Tips for drafting your ecommerce return policy
Product returns are an unavoidable part of doing business, especially during the holidays or when ecommerce and catalog sales are involved. In fact, returns are such an integral part of holiday shopping they’ve sparked a new day of recognition in early January: National Returns Day. How smoothly the returns process goes can influence whether a shopper will become a repeat customer or a disgruntled one-timer.
Returning products is often a hassle on both sides of the counter. For consumers it can entail standing in long lines at either the store or post office. For retailers it’s costly, and it may involve unpleasant encounters with unhappy customers in addition to the nuts and bolts of processing the return or exchange.
How COVID-19 is impacting returns — and purchases
The COVID-19 pandemic has exacerbated the returns process, to the extent that consumers may refrain from purchasing items online simply to avoid the possibility of having to deal with returns. According to a survey of more than 1,000 U.S. consumers conducted this spring by Inmar Intelligence:
- 40% of consumers have held back on purchasing items online since the pandemic began due to returns frustrations
- 42% of consumers now mail their returns due to COVID-19
- 56% of consumers think it's easy to return online purchases, yet 58% prefer to return purchases in a store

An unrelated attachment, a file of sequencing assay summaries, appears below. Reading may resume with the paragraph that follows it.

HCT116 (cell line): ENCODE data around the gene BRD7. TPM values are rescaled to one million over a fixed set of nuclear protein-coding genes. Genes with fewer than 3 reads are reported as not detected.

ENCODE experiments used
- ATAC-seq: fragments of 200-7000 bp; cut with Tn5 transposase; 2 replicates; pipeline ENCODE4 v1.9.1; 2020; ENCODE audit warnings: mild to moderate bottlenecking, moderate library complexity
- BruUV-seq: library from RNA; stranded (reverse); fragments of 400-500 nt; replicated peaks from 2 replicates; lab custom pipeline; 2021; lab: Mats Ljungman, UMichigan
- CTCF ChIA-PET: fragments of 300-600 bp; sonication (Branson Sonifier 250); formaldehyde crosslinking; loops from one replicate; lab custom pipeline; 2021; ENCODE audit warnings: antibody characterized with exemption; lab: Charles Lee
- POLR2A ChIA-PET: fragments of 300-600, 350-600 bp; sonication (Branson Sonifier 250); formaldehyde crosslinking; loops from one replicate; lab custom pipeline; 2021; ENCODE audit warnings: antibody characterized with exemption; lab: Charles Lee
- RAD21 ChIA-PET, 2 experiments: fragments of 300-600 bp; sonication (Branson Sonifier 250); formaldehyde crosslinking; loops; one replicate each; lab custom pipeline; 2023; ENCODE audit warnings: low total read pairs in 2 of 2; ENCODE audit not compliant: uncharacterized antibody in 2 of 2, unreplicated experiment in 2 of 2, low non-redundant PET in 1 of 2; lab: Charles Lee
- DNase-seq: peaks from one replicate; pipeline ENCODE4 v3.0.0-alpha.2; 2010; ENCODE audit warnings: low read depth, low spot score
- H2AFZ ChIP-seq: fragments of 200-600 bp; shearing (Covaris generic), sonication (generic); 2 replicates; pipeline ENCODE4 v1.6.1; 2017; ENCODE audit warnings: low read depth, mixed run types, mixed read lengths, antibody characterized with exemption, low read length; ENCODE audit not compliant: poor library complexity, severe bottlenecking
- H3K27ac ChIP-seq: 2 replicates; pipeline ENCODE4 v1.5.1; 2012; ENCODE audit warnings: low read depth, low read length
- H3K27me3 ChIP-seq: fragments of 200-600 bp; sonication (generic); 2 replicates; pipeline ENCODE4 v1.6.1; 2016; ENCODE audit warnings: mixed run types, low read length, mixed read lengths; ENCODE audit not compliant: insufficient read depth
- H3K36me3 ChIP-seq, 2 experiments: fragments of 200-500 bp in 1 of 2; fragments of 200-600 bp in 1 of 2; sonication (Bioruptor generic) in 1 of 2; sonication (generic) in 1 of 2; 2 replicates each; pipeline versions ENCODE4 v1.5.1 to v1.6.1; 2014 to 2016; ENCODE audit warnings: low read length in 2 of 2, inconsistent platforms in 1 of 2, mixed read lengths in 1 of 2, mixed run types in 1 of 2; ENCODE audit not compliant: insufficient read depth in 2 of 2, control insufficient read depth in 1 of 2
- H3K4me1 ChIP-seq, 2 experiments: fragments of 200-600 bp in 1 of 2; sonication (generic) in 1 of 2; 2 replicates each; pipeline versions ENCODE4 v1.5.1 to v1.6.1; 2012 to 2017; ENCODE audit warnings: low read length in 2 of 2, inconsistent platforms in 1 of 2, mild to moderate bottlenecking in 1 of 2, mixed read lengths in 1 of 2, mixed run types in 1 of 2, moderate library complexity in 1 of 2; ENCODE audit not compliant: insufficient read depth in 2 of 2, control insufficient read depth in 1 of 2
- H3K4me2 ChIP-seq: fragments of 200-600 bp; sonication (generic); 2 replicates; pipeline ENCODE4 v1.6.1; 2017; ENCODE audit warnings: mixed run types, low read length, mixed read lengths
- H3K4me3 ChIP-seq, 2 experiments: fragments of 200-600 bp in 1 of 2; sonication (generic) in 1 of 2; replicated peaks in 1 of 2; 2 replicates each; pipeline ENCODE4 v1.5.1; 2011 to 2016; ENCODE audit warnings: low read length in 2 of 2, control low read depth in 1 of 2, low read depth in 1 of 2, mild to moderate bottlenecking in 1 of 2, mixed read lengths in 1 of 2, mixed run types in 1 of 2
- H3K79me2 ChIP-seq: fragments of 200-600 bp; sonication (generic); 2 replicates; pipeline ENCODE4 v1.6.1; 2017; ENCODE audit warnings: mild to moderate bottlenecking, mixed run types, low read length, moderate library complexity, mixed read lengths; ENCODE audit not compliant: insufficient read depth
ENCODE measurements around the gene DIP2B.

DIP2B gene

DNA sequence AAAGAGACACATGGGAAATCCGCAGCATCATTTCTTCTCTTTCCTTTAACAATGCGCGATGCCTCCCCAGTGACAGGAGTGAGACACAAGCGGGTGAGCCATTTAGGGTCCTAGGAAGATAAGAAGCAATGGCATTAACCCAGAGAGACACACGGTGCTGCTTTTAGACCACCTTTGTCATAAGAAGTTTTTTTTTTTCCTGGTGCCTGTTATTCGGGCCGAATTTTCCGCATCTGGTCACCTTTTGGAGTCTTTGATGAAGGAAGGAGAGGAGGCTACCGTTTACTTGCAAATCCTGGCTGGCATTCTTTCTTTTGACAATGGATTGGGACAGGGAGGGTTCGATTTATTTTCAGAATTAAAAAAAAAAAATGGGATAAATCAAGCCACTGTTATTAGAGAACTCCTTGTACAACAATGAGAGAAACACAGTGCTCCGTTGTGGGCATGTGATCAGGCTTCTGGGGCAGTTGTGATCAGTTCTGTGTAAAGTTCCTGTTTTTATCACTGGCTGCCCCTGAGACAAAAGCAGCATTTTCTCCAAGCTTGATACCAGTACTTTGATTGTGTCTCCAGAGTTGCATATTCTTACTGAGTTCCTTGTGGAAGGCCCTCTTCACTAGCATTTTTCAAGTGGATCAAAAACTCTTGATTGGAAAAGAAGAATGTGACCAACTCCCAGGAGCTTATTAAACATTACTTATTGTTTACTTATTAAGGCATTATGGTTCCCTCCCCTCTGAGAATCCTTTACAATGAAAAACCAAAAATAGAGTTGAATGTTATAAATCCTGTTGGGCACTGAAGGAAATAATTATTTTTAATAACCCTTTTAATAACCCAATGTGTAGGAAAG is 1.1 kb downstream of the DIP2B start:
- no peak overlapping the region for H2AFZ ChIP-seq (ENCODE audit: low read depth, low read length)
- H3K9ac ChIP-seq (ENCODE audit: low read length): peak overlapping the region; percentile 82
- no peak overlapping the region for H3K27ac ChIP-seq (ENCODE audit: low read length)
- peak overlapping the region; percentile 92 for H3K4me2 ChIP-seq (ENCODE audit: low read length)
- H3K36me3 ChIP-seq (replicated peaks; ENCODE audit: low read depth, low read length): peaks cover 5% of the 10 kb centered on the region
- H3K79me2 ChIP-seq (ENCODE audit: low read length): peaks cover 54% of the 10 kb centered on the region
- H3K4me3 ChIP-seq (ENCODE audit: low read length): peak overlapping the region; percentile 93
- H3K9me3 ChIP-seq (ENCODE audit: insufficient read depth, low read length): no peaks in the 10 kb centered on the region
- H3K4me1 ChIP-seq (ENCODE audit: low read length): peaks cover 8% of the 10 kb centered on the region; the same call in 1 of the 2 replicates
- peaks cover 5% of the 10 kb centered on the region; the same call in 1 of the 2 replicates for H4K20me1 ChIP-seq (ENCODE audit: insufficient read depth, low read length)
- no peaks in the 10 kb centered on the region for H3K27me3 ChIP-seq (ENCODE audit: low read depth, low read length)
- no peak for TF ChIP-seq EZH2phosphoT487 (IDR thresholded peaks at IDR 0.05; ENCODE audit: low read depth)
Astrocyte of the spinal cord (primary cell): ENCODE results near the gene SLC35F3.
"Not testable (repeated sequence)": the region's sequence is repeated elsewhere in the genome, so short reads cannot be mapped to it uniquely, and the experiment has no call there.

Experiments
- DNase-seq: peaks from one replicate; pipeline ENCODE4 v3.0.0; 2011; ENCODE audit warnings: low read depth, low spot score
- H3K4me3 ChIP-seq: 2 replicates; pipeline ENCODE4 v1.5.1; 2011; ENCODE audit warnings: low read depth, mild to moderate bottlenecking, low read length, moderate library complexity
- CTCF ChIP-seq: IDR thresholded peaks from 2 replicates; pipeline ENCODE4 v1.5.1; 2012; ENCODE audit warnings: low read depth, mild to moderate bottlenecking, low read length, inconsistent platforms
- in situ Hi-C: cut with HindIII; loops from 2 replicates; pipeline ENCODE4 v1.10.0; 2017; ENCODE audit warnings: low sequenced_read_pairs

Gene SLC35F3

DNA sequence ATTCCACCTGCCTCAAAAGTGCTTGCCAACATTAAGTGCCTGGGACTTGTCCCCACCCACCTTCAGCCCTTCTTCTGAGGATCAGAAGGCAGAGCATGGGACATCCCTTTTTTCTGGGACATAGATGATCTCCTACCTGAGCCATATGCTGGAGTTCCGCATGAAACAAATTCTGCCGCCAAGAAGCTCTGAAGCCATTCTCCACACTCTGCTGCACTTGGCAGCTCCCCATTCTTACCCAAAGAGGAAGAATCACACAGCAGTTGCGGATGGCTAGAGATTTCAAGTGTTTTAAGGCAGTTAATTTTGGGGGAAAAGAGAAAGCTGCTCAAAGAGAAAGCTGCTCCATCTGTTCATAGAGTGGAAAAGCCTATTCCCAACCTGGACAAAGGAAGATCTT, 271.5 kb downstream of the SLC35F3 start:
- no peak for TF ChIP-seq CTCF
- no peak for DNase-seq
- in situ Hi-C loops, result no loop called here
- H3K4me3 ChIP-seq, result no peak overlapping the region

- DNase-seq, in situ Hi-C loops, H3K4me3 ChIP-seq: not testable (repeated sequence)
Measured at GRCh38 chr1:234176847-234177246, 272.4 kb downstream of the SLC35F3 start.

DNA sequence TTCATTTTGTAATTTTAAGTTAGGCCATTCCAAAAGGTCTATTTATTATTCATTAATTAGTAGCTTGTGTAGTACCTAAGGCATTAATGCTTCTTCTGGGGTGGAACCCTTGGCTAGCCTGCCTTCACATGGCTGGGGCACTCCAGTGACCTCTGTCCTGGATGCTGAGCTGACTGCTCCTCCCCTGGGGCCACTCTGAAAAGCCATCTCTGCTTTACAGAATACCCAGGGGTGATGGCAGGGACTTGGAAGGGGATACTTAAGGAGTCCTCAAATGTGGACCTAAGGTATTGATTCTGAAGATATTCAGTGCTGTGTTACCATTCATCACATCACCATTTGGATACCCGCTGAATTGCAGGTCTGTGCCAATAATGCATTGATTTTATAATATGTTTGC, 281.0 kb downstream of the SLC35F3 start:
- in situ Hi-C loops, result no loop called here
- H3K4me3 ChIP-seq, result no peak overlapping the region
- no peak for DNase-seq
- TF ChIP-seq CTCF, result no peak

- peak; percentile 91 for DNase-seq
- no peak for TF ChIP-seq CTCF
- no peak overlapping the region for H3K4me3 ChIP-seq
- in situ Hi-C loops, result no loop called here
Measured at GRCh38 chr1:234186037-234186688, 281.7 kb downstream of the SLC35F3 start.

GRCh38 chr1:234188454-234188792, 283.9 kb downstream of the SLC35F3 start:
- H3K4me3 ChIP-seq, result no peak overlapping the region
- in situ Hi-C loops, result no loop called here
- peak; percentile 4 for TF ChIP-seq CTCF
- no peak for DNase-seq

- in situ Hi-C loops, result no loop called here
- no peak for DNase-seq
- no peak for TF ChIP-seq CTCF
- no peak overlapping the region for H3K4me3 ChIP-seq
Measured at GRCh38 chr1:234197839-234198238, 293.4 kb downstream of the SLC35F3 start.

Increased sales volume may be one reason ecommerce sellers are currently struggling to effectively manage returns, since higher sales can “have a significant impact” on the returns process: Approximately 63% of consumers now buy more online than usual so as to avoid in-store shopping; and nearly $1 out of $5 spent during the third quarter of 2020 was spent online.
Inmar Intelligence found especially high return rates among ecommerce businesses. An estimated 15 to over 30% of online purchases are returned, while in-store purchases typically have a 10% return rate. The fact that 67% of shoppers check retailers’ returns pages before making an online purchase suggests they’ve learned from experiences that haven’t been positive.
How returns can affect the bottom line
On the flip side, a good returns experience can positively affect sales: According to the survey results, 72% of consumers will make an additional purchase from a retailer with a hassle-free returns process.
There are several ways to create a positive returns experience, including:
A convenient process
Online retailers with ties to a brick-and-mortar store can facilitate returns of online orders by accepting them in store. During the busy returns season (i.e., after the holidays), setting up a special kiosk for online-ordered returns may be worthwhile. An outdoor kiosk could be even better given the pandemic.
For example, Nordstrom Local stores now make it easier for shoppers in parts of California and New York to pick up and return their Nordstrom purchases. The stores carry no inventory for sale but offer online order pickup, gift-wrapping services, returns and exchanges, even alterations.
Retailers with no brick-and-mortar option can streamline the returns process by including a prepaid return shipping label in each shipment (retailers only pay for labels used). This affords retailers more control over the returns process, such as which carriers or services can be used. It also brings peace of mind to consumers: Buyers know they can simply drop the package with the shipper if they want to return or exchange the goods.